Los Angeles

“Twentieth Century Latin American Naive Art”

La Jolla Art Center

This large show of Haitian, Cuban, and South American so-called primitive painting and sculpture, with its concerns and methods so different from those we ordinarily encounter, is certainly the most impressive such exhibition to be assembled on the West Coast in recent memory. It poses certain problems of definition. To call “primitive” all this stylization of odd animals in brilliant grasses, or these religious objects swarming through scenes that are really minds naive, is merely to define primitive and naive as meaning narrative. Every piece in the show is telling a story, funny or serious, and most are doing it in a sophisticated manner, within a tradition as rigid as the academy. This is only to disagree with the statements in the show’s catalog. It may be, as the catalog says that these people are Sunday painters. If they are, Sunday’s a big conscious working day down south. There really isn’t much a critic can do in the presence of a show like this except to note that some of these tales are told differently than others. Haitians and Cubans seem to have a lot more fun than their counterparts in other areas; Hondurans and Nicuaraguans seem to take a more factual view of things, and so on. Actually, talking about this show is like reading out loud from a political science textbook during a news broadcast. Who needs that?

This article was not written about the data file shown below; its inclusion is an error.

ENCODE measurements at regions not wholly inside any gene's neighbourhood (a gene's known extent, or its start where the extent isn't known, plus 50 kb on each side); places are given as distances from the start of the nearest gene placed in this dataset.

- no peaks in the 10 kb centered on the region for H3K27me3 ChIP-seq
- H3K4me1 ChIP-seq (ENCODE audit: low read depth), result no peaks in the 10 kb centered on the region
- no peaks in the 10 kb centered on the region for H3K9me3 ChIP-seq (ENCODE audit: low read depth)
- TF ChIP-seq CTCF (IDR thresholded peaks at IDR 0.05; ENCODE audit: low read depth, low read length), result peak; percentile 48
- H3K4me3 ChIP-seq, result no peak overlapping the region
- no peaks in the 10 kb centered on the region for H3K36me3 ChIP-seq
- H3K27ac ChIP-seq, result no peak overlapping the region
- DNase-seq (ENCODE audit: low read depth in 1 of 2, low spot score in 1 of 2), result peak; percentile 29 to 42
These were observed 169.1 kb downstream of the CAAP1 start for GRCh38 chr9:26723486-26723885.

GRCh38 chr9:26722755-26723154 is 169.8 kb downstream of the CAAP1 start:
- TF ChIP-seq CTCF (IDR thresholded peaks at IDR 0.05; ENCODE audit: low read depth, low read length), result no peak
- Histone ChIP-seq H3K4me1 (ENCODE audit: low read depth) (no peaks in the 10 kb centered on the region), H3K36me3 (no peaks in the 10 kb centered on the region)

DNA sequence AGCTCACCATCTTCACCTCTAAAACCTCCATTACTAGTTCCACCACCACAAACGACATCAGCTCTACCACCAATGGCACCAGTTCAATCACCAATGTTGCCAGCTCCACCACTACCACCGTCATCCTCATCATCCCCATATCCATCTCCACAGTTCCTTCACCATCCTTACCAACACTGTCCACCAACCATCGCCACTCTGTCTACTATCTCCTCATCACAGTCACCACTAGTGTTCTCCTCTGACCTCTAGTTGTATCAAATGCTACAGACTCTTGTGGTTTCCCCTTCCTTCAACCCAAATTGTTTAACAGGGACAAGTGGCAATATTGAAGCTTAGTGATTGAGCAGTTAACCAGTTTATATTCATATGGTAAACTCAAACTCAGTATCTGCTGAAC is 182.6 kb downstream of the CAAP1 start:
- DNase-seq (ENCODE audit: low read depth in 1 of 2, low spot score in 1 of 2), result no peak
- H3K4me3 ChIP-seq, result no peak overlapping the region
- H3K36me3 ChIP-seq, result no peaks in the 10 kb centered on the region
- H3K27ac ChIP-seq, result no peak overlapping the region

––John Reuschel